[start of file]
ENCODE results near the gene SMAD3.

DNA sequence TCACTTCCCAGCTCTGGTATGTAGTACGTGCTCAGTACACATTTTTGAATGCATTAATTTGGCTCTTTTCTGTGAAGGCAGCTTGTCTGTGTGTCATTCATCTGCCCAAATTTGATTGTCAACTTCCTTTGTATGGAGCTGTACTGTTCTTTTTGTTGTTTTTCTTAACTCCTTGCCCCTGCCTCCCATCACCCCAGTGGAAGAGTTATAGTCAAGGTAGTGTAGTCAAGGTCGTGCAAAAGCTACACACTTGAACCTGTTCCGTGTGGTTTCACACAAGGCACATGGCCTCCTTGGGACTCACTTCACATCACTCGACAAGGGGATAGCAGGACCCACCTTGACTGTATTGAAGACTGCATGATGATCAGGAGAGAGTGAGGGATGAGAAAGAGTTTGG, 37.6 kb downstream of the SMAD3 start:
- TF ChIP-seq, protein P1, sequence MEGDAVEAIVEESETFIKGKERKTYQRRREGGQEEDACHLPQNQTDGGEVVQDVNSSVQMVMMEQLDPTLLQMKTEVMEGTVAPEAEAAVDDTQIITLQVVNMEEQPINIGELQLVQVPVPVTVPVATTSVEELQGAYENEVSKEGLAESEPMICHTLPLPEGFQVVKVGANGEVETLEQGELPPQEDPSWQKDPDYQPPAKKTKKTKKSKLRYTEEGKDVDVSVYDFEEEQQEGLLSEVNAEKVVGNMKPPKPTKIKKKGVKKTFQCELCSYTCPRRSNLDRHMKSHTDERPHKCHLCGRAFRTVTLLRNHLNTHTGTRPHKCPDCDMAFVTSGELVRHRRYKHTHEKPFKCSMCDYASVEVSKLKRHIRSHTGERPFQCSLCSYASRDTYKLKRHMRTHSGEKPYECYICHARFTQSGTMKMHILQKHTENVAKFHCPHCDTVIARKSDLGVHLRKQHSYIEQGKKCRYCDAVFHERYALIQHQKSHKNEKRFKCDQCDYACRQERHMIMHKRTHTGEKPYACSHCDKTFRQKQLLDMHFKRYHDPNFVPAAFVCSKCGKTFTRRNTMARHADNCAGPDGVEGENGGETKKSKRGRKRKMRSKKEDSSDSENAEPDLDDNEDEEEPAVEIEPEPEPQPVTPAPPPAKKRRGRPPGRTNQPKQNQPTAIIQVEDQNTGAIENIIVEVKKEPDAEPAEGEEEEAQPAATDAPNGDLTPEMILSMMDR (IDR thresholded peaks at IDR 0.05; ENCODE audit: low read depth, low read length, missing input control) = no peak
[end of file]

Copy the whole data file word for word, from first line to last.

ENCODE results near the gene SMAD3.

DNA sequence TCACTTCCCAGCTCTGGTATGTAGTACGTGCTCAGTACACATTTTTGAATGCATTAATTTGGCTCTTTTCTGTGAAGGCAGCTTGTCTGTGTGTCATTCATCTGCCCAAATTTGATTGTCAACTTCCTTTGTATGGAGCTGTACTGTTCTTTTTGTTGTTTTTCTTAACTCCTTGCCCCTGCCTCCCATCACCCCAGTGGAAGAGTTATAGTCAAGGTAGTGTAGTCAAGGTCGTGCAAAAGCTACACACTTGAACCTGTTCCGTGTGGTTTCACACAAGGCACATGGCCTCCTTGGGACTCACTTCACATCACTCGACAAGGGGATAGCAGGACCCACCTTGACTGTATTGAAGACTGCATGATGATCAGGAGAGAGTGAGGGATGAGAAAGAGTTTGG, 37.6 kb downstream of the SMAD3 start:
- TF ChIP-seq, protein P1, sequence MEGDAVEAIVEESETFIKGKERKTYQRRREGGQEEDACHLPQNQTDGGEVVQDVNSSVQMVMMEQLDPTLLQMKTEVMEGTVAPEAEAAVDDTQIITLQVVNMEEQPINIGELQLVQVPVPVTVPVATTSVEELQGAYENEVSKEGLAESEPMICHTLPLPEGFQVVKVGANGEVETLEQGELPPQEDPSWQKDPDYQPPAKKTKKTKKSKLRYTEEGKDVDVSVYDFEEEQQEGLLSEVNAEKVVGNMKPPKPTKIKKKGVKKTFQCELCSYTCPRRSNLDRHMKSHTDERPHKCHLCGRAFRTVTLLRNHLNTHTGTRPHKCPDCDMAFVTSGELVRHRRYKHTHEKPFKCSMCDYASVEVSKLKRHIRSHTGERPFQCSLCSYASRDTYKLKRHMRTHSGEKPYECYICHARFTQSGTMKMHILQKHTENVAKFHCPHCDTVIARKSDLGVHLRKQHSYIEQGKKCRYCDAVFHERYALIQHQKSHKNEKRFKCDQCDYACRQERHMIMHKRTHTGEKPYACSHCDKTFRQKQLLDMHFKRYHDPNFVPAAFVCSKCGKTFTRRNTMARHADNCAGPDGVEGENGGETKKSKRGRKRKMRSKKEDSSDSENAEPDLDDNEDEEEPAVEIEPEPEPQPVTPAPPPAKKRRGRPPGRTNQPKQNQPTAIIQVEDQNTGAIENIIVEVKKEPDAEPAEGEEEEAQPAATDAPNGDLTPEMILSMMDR (IDR thresholded peaks at IDR 0.05; ENCODE audit: low read depth, low read length, missing input control) = no peak